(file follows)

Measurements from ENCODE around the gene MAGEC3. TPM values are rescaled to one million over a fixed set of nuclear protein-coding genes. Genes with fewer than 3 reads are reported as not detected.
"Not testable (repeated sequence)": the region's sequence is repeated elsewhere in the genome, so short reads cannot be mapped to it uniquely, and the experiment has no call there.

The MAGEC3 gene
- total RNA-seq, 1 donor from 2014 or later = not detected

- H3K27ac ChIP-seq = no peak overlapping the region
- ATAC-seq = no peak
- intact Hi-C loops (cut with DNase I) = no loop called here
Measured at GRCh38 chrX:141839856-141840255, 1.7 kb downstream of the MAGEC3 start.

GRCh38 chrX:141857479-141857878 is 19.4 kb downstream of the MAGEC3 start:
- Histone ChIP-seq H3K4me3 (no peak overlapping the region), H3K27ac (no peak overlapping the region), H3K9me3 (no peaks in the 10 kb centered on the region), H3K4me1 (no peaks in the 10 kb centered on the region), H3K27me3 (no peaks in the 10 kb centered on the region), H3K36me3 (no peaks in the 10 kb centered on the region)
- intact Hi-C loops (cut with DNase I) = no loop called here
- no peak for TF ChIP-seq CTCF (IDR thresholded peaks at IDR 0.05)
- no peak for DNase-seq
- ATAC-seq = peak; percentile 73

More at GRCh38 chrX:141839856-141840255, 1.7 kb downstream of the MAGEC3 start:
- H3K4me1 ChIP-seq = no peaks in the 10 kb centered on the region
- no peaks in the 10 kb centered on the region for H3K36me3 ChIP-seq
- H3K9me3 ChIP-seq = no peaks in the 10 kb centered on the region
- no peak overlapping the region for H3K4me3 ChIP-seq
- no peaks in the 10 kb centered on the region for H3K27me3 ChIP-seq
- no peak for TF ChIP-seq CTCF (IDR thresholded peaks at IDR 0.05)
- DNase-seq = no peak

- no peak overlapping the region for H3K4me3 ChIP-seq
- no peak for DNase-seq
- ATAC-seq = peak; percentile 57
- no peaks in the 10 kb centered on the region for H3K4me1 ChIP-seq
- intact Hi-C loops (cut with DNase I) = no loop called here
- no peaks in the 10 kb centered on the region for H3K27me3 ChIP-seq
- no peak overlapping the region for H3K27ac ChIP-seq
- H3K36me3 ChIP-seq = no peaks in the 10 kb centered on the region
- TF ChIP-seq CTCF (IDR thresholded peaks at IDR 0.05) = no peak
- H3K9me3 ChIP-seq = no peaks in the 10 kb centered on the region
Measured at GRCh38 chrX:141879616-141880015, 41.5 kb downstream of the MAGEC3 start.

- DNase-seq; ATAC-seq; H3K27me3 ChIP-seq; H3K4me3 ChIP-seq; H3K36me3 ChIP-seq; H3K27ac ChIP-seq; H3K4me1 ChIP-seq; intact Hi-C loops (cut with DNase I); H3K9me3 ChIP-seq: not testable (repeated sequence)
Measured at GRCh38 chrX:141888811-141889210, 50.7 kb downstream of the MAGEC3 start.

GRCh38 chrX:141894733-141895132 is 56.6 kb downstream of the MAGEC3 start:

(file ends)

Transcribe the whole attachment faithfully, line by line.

Measurements from ENCODE around the gene MAGEC3. TPM values are rescaled to one million over a fixed set of nuclear protein-coding genes. Genes with fewer than 3 reads are reported as not detected.
"Not testable (repeated sequence)": the region's sequence is repeated elsewhere in the genome, so short reads cannot be mapped to it uniquely, and the experiment has no call there.

The MAGEC3 gene
- total RNA-seq, 1 donor from 2014 or later = not detected

- H3K27ac ChIP-seq = no peak overlapping the region
- ATAC-seq = no peak
- intact Hi-C loops (cut with DNase I) = no loop called here
Measured at GRCh38 chrX:141839856-141840255, 1.7 kb downstream of the MAGEC3 start.

GRCh38 chrX:141857479-141857878 is 19.4 kb downstream of the MAGEC3 start:
- Histone ChIP-seq H3K4me3 (no peak overlapping the region), H3K27ac (no peak overlapping the region), H3K9me3 (no peaks in the 10 kb centered on the region), H3K4me1 (no peaks in the 10 kb centered on the region), H3K27me3 (no peaks in the 10 kb centered on the region), H3K36me3 (no peaks in the 10 kb centered on the region)
- intact Hi-C loops (cut with DNase I) = no loop called here
- no peak for TF ChIP-seq CTCF (IDR thresholded peaks at IDR 0.05)
- no peak for DNase-seq
- ATAC-seq = peak; percentile 73

More at GRCh38 chrX:141839856-141840255, 1.7 kb downstream of the MAGEC3 start:
- H3K4me1 ChIP-seq = no peaks in the 10 kb centered on the region
- no peaks in the 10 kb centered on the region for H3K36me3 ChIP-seq
- H3K9me3 ChIP-seq = no peaks in the 10 kb centered on the region
- no peak overlapping the region for H3K4me3 ChIP-seq
- no peaks in the 10 kb centered on the region for H3K27me3 ChIP-seq
- no peak for TF ChIP-seq CTCF (IDR thresholded peaks at IDR 0.05)
- DNase-seq = no peak

- no peak overlapping the region for H3K4me3 ChIP-seq
- no peak for DNase-seq
- ATAC-seq = peak; percentile 57
- no peaks in the 10 kb centered on the region for H3K4me1 ChIP-seq
- intact Hi-C loops (cut with DNase I) = no loop called here
- no peaks in the 10 kb centered on the region for H3K27me3 ChIP-seq
- no peak overlapping the region for H3K27ac ChIP-seq
- H3K36me3 ChIP-seq = no peaks in the 10 kb centered on the region
- TF ChIP-seq CTCF (IDR thresholded peaks at IDR 0.05) = no peak
- H3K9me3 ChIP-seq = no peaks in the 10 kb centered on the region
Measured at GRCh38 chrX:141879616-141880015, 41.5 kb downstream of the MAGEC3 start.

- DNase-seq; ATAC-seq; H3K27me3 ChIP-seq; H3K4me3 ChIP-seq; H3K36me3 ChIP-seq; H3K27ac ChIP-seq; H3K4me1 ChIP-seq; intact Hi-C loops (cut with DNase I); H3K9me3 ChIP-seq: not testable (repeated sequence)
Measured at GRCh38 chrX:141888811-141889210, 50.7 kb downstream of the MAGEC3 start.

GRCh38 chrX:141894733-141895132 is 56.6 kb downstream of the MAGEC3 start: